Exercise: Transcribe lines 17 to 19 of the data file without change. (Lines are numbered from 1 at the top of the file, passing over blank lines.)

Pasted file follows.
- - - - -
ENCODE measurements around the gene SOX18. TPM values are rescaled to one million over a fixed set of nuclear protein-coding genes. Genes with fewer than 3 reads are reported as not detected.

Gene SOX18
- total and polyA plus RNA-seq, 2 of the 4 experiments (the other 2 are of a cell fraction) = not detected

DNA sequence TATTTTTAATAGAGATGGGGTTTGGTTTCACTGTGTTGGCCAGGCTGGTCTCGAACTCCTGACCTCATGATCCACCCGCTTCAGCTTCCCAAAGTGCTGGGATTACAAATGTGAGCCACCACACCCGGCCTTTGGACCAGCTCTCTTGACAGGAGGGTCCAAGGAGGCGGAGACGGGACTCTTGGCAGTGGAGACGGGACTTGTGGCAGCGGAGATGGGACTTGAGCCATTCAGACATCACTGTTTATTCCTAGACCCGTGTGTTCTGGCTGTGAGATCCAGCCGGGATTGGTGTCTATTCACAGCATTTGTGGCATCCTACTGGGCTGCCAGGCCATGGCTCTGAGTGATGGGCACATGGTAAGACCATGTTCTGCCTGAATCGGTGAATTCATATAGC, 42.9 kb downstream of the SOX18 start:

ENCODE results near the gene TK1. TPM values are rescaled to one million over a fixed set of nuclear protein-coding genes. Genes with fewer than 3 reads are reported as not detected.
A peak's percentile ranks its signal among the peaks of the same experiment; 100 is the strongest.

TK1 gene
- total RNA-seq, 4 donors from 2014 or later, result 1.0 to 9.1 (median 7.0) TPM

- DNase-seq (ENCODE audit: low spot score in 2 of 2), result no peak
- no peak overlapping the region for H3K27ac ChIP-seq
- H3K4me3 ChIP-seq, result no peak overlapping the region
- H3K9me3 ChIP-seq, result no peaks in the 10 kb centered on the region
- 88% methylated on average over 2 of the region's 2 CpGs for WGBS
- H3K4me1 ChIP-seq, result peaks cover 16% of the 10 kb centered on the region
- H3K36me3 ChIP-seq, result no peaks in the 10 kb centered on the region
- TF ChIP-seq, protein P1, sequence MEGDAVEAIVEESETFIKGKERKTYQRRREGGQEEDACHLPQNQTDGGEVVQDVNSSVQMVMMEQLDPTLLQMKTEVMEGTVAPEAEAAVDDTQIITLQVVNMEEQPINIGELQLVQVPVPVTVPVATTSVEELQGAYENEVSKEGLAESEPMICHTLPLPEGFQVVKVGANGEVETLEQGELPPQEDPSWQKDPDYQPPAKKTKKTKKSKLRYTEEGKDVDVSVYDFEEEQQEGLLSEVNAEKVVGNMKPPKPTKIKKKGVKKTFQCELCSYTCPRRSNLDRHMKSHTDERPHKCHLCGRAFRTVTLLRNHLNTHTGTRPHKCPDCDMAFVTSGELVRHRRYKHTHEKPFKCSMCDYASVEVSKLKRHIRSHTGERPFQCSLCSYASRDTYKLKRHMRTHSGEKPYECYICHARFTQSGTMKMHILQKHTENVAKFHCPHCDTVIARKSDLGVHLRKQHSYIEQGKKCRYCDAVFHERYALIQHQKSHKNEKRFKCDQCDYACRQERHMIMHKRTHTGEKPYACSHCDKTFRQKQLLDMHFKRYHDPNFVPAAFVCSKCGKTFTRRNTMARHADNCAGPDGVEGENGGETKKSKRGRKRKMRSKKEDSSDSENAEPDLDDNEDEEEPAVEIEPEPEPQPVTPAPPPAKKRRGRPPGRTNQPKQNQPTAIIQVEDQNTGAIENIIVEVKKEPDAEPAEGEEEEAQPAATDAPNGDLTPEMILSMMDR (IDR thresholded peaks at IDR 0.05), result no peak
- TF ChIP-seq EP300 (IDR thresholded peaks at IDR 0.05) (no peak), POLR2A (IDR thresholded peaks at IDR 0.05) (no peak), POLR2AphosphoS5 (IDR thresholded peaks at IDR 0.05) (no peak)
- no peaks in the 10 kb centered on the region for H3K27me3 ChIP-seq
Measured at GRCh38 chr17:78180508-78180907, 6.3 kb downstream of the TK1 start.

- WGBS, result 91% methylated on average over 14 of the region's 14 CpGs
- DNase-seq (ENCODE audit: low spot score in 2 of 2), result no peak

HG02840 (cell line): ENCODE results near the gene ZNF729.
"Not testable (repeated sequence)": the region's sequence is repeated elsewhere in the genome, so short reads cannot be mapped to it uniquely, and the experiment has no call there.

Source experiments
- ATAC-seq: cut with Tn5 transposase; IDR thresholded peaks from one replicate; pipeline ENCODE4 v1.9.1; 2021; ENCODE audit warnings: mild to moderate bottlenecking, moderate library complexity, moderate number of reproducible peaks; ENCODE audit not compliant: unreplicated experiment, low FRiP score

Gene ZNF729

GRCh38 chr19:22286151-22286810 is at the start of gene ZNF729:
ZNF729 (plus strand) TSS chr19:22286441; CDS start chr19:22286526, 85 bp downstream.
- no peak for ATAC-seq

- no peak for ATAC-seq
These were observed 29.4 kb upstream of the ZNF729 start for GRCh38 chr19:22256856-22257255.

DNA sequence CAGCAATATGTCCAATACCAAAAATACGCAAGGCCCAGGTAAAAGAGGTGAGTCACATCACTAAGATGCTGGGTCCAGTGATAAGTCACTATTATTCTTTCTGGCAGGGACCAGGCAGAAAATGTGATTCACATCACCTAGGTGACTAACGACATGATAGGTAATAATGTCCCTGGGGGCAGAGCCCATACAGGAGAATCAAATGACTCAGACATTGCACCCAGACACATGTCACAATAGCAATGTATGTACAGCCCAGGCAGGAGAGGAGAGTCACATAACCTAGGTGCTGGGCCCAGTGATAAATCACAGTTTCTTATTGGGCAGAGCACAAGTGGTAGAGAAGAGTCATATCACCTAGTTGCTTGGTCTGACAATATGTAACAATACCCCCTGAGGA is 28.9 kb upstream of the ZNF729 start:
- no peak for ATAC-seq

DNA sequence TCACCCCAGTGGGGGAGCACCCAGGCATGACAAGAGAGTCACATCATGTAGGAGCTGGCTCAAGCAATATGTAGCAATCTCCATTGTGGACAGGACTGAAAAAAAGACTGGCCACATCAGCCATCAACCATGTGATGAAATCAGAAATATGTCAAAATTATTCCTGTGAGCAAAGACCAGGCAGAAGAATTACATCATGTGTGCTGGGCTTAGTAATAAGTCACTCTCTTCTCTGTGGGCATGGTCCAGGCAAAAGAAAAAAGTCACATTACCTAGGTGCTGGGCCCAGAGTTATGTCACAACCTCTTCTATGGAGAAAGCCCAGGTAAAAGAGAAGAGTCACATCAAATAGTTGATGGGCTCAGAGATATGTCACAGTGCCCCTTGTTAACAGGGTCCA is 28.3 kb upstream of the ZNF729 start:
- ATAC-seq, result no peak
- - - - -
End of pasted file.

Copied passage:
- TF ChIP-seq EP300 (IDR thresholded peaks at IDR 0.05) (no peak), POLR2A (IDR thresholded peaks at IDR 0.05) (no peak), POLR2AphosphoS5 (IDR thresholded peaks at IDR 0.05) (no peak)
- no peaks in the 10 kb centered on the region for H3K27me3 ChIP-seq
Measured at GRCh38 chr17:78180508-78180907, 6.3 kb downstream of the TK1 start.